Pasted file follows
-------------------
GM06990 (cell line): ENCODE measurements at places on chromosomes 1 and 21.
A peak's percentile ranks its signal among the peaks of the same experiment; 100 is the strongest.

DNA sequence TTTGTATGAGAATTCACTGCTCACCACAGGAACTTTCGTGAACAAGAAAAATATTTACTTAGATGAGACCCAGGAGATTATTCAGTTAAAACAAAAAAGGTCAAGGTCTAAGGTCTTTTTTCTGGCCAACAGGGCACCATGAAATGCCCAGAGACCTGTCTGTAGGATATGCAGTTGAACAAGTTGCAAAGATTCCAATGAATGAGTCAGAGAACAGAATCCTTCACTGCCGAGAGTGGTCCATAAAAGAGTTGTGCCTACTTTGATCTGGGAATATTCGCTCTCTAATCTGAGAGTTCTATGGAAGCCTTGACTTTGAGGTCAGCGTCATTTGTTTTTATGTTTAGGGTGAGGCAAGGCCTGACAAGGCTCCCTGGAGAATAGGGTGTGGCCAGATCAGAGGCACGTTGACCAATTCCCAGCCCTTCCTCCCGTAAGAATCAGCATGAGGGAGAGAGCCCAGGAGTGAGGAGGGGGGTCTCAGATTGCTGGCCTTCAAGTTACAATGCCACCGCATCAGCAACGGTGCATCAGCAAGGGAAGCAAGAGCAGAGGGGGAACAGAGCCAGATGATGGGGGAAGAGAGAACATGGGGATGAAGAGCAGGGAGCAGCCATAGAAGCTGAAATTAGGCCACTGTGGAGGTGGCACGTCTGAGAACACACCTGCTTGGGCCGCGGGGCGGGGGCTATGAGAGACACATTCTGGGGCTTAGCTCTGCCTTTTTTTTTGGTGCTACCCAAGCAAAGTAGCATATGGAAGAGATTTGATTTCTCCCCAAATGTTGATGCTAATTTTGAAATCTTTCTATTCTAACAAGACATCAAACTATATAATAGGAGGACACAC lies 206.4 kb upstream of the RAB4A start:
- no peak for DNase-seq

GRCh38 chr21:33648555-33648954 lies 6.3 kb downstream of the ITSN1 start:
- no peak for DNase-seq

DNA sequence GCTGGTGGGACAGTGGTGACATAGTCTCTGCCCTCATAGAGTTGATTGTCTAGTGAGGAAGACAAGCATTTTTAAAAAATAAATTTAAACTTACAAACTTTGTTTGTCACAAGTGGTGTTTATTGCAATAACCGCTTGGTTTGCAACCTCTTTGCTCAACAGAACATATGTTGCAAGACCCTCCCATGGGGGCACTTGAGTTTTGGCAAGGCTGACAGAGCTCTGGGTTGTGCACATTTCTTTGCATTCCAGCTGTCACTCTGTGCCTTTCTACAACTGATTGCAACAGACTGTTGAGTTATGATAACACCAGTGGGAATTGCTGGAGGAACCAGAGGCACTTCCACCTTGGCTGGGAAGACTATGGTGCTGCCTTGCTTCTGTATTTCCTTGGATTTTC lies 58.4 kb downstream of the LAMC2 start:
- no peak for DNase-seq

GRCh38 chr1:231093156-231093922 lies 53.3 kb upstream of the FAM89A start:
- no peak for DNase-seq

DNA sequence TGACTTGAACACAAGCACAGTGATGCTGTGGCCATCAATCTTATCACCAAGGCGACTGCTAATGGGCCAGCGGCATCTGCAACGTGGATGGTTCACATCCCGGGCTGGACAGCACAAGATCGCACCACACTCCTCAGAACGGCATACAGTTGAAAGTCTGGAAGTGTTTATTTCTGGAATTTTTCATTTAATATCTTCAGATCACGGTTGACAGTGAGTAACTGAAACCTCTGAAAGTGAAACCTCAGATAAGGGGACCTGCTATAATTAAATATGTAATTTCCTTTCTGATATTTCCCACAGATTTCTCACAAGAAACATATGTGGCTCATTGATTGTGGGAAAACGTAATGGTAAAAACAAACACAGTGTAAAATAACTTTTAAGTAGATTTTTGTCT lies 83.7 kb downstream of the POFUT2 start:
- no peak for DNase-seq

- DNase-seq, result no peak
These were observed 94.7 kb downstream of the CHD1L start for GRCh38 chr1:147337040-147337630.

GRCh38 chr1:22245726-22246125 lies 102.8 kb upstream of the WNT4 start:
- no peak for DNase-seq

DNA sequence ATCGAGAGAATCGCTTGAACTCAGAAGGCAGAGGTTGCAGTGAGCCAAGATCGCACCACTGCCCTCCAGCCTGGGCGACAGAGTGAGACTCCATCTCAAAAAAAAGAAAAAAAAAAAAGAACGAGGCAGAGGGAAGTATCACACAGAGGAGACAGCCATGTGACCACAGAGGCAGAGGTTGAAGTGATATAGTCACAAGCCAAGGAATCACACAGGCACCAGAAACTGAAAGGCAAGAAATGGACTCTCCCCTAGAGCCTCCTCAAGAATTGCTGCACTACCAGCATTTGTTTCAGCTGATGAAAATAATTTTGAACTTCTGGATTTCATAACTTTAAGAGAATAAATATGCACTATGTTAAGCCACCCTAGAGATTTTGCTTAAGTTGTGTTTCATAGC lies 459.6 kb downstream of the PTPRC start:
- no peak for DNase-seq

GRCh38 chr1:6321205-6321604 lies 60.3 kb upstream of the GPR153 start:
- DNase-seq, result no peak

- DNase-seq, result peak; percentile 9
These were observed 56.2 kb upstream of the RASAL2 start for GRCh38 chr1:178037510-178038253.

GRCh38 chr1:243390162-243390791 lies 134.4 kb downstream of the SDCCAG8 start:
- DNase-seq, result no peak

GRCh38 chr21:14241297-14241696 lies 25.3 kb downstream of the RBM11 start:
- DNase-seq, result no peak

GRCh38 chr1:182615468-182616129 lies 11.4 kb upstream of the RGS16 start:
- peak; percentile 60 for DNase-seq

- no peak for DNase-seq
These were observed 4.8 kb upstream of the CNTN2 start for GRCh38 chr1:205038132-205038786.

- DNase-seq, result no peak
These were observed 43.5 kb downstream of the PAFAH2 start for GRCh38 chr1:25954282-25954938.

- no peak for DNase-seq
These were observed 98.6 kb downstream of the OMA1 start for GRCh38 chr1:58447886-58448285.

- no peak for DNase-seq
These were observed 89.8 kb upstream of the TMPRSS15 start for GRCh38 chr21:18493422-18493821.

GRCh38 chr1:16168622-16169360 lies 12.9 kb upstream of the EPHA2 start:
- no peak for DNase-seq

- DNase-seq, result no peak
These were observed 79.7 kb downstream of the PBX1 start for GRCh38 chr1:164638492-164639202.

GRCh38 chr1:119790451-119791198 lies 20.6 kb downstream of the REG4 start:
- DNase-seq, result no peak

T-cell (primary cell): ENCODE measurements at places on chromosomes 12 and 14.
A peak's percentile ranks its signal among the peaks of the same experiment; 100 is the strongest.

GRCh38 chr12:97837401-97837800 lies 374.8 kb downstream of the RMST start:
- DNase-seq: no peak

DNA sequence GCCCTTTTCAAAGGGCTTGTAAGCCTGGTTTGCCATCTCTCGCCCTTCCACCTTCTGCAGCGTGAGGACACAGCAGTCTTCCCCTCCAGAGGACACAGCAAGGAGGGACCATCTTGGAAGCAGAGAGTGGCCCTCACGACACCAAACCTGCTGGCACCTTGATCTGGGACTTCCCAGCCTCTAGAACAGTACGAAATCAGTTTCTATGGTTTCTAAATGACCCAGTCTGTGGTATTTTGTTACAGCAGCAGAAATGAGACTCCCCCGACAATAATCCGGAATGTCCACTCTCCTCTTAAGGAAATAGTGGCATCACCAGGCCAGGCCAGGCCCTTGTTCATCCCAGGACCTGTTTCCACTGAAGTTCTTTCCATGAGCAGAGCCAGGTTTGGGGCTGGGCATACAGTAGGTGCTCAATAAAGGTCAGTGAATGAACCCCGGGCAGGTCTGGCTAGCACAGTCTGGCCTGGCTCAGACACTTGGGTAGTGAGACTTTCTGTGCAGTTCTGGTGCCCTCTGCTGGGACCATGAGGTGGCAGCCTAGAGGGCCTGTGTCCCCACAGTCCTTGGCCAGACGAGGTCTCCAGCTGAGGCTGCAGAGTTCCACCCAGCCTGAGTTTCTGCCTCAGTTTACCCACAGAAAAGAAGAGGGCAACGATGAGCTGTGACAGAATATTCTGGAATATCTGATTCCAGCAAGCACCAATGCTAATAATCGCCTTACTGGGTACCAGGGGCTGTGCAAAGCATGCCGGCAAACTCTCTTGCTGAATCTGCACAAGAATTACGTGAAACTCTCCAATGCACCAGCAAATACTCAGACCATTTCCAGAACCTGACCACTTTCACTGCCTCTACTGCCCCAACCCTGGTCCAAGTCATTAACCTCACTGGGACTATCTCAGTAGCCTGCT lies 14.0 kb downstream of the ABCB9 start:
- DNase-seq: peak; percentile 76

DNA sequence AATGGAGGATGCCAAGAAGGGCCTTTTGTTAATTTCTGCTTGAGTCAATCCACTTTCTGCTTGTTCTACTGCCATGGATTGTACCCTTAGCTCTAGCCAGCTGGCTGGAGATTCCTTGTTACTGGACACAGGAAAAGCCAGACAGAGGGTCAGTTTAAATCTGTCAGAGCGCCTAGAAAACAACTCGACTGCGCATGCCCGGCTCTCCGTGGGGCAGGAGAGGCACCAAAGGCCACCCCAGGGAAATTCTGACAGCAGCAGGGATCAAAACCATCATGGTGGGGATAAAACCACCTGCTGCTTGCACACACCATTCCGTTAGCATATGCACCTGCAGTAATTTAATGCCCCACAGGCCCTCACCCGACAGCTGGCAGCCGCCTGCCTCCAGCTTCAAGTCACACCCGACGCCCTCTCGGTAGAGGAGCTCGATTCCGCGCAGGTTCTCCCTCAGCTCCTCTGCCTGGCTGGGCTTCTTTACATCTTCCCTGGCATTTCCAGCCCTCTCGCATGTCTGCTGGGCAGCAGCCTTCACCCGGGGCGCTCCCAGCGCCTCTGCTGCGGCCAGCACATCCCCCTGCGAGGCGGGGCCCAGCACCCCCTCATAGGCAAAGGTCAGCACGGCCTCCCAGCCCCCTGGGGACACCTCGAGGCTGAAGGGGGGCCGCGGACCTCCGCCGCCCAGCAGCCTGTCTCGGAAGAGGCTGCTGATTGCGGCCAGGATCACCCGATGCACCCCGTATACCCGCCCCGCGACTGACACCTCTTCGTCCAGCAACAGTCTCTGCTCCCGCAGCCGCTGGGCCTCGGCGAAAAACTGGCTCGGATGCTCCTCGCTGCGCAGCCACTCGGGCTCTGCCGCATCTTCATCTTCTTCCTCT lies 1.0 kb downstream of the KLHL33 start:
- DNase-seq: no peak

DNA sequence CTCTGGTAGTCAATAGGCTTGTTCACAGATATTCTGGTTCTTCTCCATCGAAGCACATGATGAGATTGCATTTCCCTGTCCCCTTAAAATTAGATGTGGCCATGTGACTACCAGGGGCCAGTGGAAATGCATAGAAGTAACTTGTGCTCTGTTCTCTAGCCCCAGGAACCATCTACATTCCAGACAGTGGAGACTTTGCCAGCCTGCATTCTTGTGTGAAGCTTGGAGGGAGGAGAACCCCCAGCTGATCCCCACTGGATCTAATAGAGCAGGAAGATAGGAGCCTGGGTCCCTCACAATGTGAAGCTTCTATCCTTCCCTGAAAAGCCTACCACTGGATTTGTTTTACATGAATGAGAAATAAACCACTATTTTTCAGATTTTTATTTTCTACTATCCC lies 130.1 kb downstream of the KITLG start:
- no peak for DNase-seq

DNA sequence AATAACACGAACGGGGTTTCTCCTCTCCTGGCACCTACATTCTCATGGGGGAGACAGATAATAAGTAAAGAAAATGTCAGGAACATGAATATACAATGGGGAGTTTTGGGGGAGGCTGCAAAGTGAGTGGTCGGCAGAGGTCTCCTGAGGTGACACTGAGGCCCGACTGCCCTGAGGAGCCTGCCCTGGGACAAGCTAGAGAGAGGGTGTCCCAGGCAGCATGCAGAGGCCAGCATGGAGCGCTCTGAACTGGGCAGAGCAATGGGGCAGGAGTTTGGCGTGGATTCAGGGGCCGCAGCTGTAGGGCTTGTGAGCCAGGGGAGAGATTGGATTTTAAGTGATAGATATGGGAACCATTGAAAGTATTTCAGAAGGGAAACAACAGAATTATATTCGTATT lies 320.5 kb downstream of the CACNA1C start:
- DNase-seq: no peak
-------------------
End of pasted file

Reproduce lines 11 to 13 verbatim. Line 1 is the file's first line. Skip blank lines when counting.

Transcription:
DNA sequence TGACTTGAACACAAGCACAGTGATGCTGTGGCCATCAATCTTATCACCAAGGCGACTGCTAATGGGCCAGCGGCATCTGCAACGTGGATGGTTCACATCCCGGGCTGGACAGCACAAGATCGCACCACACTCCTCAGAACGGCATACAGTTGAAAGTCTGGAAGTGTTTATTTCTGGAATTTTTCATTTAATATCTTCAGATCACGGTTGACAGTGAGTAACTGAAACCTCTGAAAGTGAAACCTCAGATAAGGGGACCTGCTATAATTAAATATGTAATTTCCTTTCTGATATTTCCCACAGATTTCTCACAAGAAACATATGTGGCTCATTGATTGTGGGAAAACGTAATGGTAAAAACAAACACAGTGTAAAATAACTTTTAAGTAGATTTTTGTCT lies 83.7 kb downstream of the POFUT2 start:
- no peak for DNase-seq

- DNase-seq, result no peak